August Hawkins and his sister Prudence around 1900


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1813 Calamity 

The following is a contemporary account of the 1813 disaster:

MELANCHOLY OCCURRENCE—Rarely, indeed, has it been our painful duty to record a more melancholy occurrence than one which recently took place in that part of Brooklin [sic, Brookhaven] called Fire Place.  On the evening of Friday, the 5th instant, eleven men, belonging to that village, went to the South Shore with a seine for fishing, viz: William Rose, Isaac Woodruff, Lewis Parshall, Benjamin Brown, Nehemiah Hand, James Horner, Charles Ellison, James Prior, Daniel Parshall, Harry Horner and John Hulse. On Saturday morning the affecting discovery was made that they were all drowned. It is supposed the whole party embarked in one boat, and went out to the outer bar, a distance of two miles from the shore, and which at low water is in some places bare, but that by some accident the boat was stove or sunk, and the whole party left to perish by the rising of the tide, which, at high water, is eight or ten feet on the bar. The boat came on shore in pieces, and also eight bodies. The six first named have left families. Long will a whole neighborhood lament this overwhelming affliction, and the tears of the widow and orphan flow for their husband, father and friend.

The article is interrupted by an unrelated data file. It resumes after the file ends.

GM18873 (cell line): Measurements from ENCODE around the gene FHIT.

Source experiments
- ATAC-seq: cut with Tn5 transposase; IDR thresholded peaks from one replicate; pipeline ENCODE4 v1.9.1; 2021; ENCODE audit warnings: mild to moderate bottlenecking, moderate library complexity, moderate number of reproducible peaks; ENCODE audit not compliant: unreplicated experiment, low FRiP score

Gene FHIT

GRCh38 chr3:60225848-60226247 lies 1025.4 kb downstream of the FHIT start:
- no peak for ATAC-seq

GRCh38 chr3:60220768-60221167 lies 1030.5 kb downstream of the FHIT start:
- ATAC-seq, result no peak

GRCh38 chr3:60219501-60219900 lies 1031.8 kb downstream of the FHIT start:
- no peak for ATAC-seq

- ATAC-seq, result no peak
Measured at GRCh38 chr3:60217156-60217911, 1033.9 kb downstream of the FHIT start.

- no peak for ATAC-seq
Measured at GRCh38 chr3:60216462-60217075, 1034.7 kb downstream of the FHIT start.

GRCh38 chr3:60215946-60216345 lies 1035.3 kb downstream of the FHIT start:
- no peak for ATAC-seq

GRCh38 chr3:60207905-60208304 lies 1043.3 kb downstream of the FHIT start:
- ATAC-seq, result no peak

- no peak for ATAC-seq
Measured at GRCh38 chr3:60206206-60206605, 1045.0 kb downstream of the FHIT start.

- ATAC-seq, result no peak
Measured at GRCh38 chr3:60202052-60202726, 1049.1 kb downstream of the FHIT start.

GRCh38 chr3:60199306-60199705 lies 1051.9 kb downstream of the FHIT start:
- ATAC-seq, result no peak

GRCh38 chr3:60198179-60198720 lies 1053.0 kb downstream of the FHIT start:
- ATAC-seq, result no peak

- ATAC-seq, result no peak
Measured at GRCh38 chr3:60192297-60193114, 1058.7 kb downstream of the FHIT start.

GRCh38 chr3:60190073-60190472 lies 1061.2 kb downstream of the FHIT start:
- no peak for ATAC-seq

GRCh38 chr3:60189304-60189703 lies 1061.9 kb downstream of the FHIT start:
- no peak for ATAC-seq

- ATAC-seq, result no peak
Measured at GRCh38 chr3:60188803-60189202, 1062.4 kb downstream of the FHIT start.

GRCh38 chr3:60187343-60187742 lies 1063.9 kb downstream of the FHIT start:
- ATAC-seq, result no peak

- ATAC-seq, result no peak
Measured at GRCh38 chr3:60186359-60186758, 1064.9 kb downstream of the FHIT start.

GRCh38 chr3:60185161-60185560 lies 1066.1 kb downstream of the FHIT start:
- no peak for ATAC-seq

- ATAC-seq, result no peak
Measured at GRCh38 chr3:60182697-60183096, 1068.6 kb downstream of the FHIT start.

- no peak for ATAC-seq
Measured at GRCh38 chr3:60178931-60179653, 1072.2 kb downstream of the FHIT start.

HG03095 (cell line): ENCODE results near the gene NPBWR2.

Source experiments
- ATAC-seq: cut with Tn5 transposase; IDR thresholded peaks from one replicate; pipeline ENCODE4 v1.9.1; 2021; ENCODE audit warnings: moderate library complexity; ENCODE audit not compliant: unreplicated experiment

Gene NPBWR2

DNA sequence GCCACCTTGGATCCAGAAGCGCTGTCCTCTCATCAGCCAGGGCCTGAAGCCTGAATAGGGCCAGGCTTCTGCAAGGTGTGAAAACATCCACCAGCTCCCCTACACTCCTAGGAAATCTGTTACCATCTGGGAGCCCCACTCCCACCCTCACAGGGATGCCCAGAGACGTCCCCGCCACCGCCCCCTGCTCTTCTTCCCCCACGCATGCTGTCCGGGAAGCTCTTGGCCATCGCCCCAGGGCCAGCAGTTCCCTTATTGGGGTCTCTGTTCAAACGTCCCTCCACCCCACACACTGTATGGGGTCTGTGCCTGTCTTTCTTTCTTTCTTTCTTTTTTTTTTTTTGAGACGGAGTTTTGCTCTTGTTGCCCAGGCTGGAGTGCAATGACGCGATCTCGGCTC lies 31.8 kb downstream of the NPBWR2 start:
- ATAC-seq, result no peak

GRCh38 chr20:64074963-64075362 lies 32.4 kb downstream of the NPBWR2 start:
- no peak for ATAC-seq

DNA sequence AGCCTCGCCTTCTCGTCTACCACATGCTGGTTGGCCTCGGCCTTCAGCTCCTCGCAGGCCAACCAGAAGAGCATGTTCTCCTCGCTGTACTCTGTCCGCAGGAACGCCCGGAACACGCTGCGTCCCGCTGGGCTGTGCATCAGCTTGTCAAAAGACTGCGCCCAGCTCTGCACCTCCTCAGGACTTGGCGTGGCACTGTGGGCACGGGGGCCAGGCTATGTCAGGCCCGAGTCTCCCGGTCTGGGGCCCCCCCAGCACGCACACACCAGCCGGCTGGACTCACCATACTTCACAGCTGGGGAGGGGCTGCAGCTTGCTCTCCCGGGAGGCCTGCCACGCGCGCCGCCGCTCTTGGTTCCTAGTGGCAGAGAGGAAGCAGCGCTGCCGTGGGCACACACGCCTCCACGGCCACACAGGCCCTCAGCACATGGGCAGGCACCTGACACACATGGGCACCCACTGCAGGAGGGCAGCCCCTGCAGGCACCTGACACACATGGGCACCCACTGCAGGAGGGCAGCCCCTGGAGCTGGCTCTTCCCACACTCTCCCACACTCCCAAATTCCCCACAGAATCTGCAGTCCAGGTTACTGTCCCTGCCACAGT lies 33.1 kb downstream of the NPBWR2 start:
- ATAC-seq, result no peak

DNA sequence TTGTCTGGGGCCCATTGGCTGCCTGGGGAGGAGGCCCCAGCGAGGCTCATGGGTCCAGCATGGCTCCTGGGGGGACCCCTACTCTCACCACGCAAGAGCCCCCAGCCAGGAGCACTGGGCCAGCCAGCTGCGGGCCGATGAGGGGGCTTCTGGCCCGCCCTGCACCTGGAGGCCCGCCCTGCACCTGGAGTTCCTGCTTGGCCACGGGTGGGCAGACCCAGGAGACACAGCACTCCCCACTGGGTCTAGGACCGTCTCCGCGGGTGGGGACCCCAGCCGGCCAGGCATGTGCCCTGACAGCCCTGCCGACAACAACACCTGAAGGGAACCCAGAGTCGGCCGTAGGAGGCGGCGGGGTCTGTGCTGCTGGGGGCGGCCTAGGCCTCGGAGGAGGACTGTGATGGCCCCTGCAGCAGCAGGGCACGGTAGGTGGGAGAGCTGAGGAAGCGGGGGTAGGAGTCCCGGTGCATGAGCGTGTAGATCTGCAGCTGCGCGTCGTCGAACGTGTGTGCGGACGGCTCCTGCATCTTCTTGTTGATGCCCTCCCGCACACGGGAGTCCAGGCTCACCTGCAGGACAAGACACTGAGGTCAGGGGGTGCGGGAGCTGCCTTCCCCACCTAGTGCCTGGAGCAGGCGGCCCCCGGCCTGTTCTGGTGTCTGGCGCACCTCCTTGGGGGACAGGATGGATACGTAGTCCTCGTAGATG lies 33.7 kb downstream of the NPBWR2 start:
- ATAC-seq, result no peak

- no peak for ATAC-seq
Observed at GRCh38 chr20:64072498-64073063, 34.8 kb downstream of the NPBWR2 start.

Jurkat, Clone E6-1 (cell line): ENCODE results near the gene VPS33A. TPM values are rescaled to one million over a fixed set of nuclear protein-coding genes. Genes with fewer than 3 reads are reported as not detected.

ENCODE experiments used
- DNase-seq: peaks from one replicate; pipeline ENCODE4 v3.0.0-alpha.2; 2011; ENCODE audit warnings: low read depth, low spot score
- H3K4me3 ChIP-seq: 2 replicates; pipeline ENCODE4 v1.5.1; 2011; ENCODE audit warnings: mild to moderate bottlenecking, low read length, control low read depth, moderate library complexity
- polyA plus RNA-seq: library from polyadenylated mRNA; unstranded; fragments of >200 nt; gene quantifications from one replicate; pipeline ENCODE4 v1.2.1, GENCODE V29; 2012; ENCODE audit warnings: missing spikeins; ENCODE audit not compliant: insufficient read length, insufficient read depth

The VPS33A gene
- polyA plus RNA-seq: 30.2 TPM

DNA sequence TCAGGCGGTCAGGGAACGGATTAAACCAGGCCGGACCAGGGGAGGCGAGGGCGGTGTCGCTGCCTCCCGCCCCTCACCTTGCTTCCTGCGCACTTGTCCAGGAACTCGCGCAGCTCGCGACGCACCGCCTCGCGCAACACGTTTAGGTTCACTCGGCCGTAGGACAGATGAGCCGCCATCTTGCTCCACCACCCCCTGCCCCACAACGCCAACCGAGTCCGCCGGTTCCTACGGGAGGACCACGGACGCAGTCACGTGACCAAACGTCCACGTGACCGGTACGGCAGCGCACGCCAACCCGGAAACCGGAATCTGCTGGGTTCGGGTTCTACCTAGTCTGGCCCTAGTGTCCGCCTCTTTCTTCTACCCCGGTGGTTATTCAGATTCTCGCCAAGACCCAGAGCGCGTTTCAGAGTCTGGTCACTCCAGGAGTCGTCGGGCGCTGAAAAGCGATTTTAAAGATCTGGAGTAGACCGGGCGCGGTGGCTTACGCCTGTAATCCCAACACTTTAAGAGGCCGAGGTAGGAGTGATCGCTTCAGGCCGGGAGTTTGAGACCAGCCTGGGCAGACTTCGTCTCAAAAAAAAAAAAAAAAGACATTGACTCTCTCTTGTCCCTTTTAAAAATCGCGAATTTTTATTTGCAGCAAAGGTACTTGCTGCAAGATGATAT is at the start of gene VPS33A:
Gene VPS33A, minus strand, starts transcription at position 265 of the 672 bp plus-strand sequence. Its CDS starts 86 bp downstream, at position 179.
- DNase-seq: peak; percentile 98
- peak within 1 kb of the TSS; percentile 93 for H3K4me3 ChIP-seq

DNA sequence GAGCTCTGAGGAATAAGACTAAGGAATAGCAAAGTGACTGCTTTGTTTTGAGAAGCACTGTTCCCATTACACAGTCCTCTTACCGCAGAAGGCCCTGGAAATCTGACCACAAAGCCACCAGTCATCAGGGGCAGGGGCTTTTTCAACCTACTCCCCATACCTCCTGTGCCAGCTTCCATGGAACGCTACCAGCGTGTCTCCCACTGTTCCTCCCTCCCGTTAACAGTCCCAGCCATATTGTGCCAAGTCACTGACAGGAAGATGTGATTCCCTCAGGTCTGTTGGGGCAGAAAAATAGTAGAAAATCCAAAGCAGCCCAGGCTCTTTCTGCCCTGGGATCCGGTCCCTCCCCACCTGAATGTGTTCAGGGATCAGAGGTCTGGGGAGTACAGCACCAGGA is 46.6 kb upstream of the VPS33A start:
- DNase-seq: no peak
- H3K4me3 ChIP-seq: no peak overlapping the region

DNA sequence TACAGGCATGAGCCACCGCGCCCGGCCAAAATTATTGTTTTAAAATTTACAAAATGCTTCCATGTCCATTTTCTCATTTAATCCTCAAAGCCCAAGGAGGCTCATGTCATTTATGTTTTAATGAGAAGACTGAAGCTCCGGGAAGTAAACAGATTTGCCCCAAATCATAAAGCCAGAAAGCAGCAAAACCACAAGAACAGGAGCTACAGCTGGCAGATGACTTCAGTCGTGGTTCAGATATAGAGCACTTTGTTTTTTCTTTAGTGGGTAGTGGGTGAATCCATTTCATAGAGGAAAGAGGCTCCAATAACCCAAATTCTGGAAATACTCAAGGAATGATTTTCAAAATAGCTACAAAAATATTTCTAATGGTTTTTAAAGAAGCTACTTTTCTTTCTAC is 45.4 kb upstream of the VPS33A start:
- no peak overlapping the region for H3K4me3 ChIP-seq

From Long Island Star (Brooklyn, NY) 17 November 1813, as quoted in:  Parshall, James Clark. The History of the Parshall Family from the Conquest of England by William of Normandy, A.D. 1066, to the Close of the 19th Century. Syracuse: Crist, Park and Parshall, Cooperstown, NY, 1903.